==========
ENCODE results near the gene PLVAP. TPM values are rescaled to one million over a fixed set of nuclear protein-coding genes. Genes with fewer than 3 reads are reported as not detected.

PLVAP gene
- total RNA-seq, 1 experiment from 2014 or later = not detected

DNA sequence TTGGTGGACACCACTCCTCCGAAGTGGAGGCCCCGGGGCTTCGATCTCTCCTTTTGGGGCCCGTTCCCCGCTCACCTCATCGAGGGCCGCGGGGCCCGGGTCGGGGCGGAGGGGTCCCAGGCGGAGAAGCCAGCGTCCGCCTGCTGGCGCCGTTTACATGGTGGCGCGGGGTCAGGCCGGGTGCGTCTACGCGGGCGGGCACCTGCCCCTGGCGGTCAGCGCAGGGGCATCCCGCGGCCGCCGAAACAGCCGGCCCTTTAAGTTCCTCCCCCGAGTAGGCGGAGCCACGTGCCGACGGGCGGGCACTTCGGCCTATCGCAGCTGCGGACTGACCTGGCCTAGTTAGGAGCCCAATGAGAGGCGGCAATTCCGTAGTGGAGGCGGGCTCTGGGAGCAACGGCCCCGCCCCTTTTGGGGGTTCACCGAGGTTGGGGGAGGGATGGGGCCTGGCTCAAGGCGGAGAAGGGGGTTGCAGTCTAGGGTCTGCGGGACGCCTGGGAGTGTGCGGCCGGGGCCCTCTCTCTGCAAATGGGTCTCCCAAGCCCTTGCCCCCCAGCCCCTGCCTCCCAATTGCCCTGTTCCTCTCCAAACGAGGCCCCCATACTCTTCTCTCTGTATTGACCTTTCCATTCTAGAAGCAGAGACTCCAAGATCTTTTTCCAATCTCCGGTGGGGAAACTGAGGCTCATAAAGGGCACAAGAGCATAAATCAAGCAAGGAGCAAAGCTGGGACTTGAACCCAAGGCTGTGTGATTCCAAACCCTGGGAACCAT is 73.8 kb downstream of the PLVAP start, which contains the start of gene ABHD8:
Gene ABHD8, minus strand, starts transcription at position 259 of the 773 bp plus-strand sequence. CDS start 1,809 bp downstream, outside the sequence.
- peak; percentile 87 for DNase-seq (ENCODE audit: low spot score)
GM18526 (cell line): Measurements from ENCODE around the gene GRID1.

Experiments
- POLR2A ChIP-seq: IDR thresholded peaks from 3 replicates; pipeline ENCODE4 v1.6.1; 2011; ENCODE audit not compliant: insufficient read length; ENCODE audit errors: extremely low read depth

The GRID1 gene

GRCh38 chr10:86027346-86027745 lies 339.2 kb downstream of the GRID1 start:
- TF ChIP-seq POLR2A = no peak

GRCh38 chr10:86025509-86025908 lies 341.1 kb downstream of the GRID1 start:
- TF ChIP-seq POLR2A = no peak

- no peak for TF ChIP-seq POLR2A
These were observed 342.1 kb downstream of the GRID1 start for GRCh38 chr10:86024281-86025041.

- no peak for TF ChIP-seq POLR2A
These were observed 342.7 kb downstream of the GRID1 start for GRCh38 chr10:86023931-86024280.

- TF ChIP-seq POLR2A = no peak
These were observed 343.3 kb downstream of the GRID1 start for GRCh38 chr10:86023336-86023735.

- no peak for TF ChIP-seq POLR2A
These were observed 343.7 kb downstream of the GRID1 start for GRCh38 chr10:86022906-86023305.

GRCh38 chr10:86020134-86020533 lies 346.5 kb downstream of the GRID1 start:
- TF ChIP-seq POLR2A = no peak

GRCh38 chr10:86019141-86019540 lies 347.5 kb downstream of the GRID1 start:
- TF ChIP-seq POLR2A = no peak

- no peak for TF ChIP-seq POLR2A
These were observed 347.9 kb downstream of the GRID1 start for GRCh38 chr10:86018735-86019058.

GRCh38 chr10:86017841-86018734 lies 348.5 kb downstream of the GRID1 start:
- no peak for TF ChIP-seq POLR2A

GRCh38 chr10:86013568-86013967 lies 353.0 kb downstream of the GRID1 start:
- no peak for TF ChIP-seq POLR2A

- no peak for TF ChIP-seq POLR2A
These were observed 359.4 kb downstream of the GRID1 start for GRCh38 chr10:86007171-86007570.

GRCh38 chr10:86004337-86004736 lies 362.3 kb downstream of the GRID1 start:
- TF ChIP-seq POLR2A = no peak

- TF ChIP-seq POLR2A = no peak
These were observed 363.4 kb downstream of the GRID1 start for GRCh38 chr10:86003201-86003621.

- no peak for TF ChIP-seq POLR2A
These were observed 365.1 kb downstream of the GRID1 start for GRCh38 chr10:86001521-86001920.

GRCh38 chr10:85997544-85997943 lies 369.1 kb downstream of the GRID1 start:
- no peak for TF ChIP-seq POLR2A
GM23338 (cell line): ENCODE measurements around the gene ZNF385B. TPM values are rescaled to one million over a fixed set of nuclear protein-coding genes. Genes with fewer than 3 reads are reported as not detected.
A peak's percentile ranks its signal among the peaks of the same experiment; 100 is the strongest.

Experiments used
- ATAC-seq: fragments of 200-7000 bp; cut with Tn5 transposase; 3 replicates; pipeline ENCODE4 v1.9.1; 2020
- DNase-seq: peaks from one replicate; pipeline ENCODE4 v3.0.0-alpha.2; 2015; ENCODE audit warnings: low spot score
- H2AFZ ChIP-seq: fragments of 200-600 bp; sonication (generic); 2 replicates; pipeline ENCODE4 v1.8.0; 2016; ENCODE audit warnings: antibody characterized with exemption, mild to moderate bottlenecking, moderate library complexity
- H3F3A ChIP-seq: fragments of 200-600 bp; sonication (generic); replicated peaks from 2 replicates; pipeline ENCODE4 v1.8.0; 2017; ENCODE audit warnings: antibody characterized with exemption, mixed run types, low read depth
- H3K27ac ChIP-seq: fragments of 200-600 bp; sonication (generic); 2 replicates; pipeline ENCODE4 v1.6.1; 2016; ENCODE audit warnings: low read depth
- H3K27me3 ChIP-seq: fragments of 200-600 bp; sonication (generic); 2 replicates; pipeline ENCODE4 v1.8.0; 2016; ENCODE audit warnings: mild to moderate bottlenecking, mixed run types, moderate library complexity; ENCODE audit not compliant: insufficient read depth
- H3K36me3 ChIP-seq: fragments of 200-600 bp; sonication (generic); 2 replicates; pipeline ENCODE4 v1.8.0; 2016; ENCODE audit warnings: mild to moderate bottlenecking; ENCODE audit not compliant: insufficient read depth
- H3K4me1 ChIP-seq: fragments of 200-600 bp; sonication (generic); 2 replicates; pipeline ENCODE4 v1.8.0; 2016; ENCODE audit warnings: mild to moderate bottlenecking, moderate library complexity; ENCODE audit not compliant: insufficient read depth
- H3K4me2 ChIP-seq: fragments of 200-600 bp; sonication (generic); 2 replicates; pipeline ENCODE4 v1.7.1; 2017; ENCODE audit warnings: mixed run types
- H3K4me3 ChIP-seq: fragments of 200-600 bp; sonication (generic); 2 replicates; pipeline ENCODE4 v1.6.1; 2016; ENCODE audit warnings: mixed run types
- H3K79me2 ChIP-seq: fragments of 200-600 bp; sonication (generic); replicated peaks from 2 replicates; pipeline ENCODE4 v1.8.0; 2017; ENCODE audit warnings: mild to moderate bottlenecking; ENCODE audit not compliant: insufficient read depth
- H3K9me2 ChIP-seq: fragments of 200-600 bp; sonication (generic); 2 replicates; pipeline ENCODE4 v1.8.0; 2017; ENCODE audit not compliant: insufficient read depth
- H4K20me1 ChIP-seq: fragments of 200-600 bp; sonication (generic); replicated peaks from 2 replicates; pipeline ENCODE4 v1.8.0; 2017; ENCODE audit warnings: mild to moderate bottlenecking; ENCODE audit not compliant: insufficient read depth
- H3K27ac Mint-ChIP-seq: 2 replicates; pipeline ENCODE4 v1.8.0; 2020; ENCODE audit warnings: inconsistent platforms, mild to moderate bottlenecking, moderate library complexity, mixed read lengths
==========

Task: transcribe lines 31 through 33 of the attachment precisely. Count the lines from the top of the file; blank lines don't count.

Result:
GRCh38 chr10:86013568-86013967 lies 353.0 kb downstream of the GRID1 start:
- no peak for TF ChIP-seq POLR2A

- no peak for TF ChIP-seq POLR2A